[ExI] a doubt concerning the h+ future

Stathis Papaioannou stathisp at gmail.com
Sun Jun 3 04:02:34 UTC 2007

On 03/06/07, John K Clark <jonkc at att.net> wrote:

> The multiverse idea on its own would seem to imply the possibility of
> > eternal torture, because it isn't possible to die.
> Yes.
> > you have a 1/2 chance of finding yourself seriously injured
> I don't believe that's quite correct. When you reach a branching point
> like
> that there is a 100% chance you will find yourself to be seriously injured
> and a 100% chance you will find yourself not be. Both yous would be quite
> different from each other but both would have an equal right to be called
> you.

Yes, but the effect from any given observer's point of view is that there is
a 1/2 chance of being injured. It is exactly the same as a single world
situation where you have a 1/2 chance of being injured. That is why the
multiverse idea is debated at all: there is no way for an observer embedded
within the multiverse to tell that it is in fact a multiverse, because the
subjective probabilities work out the same.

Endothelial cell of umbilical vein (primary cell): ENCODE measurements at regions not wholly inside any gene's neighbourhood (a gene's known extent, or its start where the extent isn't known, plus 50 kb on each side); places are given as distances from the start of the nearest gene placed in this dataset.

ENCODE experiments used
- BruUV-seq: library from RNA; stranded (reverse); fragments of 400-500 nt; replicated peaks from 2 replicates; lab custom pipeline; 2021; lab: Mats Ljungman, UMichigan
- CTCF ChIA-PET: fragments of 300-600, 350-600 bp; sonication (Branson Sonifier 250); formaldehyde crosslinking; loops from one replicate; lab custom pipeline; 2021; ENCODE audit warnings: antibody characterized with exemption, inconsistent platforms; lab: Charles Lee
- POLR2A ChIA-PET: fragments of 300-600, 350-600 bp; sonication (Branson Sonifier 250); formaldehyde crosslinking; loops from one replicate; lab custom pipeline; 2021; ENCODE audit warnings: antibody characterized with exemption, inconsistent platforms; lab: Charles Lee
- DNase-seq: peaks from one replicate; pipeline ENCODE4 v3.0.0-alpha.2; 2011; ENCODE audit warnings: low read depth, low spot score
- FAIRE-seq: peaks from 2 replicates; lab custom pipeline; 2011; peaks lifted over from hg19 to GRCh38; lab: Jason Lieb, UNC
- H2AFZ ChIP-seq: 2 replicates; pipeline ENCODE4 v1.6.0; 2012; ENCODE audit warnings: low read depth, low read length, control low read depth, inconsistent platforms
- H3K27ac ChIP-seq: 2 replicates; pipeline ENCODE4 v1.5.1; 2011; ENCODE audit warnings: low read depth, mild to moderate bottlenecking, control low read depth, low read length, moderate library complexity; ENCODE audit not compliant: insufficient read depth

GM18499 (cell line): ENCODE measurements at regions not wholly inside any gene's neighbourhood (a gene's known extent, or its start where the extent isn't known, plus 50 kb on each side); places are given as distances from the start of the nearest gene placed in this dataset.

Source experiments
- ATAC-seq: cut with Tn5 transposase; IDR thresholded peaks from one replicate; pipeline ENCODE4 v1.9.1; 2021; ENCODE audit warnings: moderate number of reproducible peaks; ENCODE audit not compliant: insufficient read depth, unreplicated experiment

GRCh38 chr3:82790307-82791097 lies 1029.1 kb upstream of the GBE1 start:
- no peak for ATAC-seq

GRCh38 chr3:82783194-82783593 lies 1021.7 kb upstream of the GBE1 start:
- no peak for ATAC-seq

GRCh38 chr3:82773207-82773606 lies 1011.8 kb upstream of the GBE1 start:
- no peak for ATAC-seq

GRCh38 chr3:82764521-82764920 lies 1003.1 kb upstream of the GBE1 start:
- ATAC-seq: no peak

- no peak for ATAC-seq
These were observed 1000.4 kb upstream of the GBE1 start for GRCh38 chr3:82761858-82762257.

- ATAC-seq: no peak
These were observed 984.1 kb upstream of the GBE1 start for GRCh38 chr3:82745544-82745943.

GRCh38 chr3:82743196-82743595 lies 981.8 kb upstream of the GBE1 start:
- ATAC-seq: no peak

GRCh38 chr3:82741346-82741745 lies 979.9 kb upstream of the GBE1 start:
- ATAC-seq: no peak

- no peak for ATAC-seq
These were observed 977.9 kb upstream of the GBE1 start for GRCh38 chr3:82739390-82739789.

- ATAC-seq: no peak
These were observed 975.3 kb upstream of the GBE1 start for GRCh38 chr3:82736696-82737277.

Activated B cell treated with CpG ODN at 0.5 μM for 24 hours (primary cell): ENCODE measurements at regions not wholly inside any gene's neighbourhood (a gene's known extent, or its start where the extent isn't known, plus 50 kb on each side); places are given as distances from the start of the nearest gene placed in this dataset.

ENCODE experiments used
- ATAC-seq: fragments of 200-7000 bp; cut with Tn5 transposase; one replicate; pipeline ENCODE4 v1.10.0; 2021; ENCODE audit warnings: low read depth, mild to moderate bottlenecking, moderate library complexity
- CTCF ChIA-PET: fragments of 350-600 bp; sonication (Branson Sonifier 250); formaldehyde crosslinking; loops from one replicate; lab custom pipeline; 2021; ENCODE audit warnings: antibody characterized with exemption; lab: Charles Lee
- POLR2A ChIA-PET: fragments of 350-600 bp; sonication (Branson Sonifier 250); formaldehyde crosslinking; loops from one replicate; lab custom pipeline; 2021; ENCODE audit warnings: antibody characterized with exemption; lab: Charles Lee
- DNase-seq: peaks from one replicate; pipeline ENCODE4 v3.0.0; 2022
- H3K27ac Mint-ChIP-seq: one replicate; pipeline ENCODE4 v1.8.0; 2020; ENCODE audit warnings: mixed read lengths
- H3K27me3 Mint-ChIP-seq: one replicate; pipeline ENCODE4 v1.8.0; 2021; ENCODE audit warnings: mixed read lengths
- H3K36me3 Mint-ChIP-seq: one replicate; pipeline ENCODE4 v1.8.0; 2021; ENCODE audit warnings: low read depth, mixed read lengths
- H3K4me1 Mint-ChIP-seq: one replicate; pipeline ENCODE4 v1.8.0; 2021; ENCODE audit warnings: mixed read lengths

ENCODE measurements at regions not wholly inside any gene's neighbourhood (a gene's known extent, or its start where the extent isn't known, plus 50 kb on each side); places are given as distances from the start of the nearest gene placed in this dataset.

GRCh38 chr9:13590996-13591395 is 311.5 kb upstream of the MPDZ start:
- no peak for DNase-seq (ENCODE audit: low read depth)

> since the probability that you will survive n accidents unharmed is 1/2^n
> > and approaches zero as n approaches infinity.
> If you're dealing in infinite sets then standard probability theories
> aren't
> much use. If there are an infinite number of universes and for each one
> where you will live in bliss there are a million billion trillion where
> you
> will be tortured then there is an equal number of both types of universe.

So what would we actually experience in an infinite multiverse? An analogous
situation occurs in an infinite single universe. There are vastly fewer
copies of me typing in which the keyboard turns into a teapot than there are
copies of me typing in which the keyboard stays a keyboard, but the set of
each kind of copy has the same cardinality. Nevertheless, I am not just as
likely to find myself in a universe where the keyboard turns into a teapot.
It is still possible to define a measure and calculate probabilities on the
subsets of infinite sets.

Stathis Papaioannou
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